Super Flower Blood Moon May 15, 2022
Lunar eclipses, the phenomenon that causes the red 'blood moon' coloring, happen about three times a year on average, but do not always line up with the full moon in spring. Supermoons are based on the undulating orbit of the moon in relation to the earth, and happen at a rate that appears almost entirely random. The last one was in May 2021.
"Blood Moon," this happens because the sunlight shining directly onto Earth passes through the atmosphere and is projected onto the moon -- giving it a red tone during the eclipse. "This same effect is what gives sunrises and sunsets a reddish-orange color," NASA explains.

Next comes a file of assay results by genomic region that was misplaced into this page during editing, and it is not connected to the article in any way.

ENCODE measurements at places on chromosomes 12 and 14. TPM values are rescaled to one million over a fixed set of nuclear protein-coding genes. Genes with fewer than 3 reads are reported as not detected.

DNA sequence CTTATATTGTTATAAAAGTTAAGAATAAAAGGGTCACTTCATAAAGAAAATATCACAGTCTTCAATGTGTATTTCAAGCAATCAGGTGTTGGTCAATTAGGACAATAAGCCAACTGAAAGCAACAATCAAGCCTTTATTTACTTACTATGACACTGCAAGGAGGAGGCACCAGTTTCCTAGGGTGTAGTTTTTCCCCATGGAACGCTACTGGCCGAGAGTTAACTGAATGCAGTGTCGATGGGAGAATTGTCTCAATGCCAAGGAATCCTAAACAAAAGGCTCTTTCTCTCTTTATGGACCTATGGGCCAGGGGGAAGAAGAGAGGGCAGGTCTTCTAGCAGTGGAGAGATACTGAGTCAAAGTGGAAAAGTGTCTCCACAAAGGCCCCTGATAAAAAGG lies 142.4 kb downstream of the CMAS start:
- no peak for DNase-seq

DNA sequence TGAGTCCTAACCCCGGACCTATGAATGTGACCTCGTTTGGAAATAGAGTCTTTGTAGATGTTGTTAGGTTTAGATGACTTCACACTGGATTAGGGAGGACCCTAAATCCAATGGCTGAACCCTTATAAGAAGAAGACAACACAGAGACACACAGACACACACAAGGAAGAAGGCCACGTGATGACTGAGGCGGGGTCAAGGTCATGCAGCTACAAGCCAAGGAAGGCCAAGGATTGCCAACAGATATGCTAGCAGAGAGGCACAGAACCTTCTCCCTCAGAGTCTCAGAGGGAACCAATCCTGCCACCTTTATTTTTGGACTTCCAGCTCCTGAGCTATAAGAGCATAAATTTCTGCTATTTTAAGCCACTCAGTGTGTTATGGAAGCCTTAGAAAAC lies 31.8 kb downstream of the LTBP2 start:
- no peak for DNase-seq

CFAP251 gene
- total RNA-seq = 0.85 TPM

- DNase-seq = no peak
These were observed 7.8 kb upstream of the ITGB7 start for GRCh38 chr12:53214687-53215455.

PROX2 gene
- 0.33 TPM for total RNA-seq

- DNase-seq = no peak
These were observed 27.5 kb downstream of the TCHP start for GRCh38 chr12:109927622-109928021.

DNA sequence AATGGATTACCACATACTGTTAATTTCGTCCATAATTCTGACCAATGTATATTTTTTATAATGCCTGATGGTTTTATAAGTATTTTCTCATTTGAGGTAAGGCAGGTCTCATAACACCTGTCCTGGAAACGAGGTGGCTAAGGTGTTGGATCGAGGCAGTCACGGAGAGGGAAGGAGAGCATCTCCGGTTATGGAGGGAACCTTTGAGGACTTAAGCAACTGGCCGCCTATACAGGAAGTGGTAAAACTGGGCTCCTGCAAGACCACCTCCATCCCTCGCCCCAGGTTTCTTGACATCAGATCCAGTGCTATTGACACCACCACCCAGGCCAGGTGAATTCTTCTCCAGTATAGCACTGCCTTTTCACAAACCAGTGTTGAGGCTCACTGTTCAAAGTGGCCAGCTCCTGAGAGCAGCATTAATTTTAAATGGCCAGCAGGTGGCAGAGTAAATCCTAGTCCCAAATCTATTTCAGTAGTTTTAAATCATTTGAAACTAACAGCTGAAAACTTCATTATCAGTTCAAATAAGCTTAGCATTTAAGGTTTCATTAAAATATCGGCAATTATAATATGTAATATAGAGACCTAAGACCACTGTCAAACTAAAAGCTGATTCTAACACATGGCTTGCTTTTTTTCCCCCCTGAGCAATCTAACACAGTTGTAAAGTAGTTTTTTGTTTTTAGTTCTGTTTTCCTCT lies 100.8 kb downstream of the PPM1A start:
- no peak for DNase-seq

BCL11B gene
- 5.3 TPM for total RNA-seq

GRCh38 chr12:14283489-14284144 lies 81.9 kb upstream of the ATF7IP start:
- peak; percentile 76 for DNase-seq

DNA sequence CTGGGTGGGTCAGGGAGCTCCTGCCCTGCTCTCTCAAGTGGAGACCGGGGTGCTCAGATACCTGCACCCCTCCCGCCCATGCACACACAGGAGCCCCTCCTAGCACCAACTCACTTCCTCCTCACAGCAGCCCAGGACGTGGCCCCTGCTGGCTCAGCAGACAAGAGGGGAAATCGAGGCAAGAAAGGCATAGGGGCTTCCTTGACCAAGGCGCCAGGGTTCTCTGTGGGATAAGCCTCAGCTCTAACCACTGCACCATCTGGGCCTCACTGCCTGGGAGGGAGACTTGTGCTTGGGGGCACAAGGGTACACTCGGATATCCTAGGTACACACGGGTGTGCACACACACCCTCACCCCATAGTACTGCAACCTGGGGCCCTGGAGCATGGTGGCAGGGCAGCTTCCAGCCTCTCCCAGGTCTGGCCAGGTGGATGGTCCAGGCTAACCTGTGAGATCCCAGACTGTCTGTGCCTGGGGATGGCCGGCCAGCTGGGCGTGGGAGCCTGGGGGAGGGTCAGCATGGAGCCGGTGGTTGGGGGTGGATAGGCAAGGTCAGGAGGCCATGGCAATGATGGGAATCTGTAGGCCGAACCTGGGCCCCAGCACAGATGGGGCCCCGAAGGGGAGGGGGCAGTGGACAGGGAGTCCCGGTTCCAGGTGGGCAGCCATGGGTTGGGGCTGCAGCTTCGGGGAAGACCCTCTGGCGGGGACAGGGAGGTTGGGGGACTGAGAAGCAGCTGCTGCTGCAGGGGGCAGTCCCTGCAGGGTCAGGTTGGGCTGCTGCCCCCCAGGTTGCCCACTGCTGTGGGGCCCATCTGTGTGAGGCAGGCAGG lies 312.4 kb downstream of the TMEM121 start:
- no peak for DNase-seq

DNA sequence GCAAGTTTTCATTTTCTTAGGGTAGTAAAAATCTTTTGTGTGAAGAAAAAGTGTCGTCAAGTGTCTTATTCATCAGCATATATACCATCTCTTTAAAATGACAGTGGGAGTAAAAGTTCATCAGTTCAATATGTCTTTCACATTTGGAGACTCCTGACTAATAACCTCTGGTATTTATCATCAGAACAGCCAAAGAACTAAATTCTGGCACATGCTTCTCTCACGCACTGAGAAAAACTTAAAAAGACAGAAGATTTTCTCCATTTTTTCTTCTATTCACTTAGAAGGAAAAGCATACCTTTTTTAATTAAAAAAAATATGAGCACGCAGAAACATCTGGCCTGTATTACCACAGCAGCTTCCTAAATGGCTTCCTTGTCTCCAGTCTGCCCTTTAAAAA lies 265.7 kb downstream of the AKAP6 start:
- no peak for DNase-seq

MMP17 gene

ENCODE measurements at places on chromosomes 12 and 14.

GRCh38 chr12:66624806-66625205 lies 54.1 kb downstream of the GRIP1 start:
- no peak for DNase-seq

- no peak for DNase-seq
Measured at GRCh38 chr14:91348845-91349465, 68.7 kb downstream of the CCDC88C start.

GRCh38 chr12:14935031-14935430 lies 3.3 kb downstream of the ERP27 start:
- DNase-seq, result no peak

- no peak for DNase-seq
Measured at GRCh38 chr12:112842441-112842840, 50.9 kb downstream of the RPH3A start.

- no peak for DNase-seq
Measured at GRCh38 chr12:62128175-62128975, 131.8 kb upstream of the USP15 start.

This eclipse took place during the so-called Flower Moon, the May full moon, named as it coincides with the spring blooming season in America. It was also a supermoon, making this the Super Flower Blood Moon.
This photo was captured via iPhone and telescope 11:13pm Paris, Mo by Melissa Kennison.
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